HỖ TRỢ TRỰC TUYẾN
THỐNG KÊ TRUY CẬP
  • Đang trực tuyến: 86
  • Tổng lượt truy cập: 8.525.229
The patterns of admixture, divergence, and ancestry of African cattle populations determined from genome-wide SNP data
03/03/21 08:09AM
Gebrehiwot, N.Z., Strucken, E.M., Aliloo, H., Marshall, K. and Gibson, J.P. /.2020./. BMC Genomics 21:869
Abstract

Background
Humpless Bos taurus cattle are one of the earliest domestic cattle in Africa, followed by the arrival of humped Bos indicus cattle. The diverse indigenous cattle breeds of Africa are derived from these migrations, with most appearing to be hybrids between Bos taurus and Bos indicus. The present study examines the patterns of admixture, diversity, and relationships among African cattle breeds.

Methods
Data for ~ 40 k SNPs was obtained from previous projects for 4089 animals representing 35 African indigenous, 6 European Bos taurus, 4 Bos indicus, and 5 African crossbred cattle populations. Genetic diversity and population structure were assessed using principal component analyses (PCA), admixture analyses, and Wright’s F statistic. The linkage disequilibrium and effective population size (Ne) were estimated for the pure cattle populations.

Results
The first two principal components differentiated Bos indicus from European Bos taurus, and African Bos taurus from other breeds. PCA and admixture analyses showed that, except for recently admixed cattle, all indigenous breeds are either pure African Bos taurus or admixtures of African Bos taurus and Bos indicus. The African zebu breeds had highest proportions of Bos indicus ancestry ranging from 70 to 90% or 60 to 75%, depending on the admixture model. Other indigenous breeds that were not 100% African Bos taurus, ranged from 42 to 70% or 23 to 61% Bos indicus ancestry. The African Bos taurus populations showed substantial genetic diversity, and other indigenous breeds show evidence of having more than one African taurine ancestor. Ne estimates based on r2 and r2adj showed a decline in Ne from a large population at 2000 generations ago, which is surprising for the indigenous breeds given the expected increase in cattle populations over that period and the lack of structured breeding programs.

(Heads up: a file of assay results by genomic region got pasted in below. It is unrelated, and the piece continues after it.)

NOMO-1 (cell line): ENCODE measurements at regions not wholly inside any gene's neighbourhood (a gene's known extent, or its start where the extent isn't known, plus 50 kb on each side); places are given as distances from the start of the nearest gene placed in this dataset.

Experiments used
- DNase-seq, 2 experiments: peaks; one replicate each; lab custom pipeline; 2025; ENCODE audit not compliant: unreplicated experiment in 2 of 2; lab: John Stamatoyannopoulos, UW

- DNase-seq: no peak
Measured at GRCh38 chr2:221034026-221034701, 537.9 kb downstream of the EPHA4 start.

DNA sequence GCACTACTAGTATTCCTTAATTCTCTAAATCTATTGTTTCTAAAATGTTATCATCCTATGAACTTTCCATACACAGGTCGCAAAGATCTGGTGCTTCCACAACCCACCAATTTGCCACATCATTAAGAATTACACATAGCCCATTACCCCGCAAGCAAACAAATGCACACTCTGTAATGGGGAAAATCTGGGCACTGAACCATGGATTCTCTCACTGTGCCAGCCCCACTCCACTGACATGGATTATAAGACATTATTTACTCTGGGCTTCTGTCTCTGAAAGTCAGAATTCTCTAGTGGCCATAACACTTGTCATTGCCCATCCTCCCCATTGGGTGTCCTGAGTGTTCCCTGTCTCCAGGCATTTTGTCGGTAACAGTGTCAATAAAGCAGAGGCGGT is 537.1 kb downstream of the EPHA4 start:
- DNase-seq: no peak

Conclusion
African indigenous cattle breeds have a large genetic diversity and are either pure African Bos taurus or admixtures of African Bos taurus and Bos indicus. This provides a rich resource of potentially valuable genetic variation, particularly for adaptation traits, and to support conservation programs. It also provides challenges for the development of genomic assays and tools for use in African populations.

Permanent link to cite or share this item: https://hdl.handle.net/10568/110500
DOI: https://doi.org/10.1186/s12864-020-07270-x
TRANG CHỦ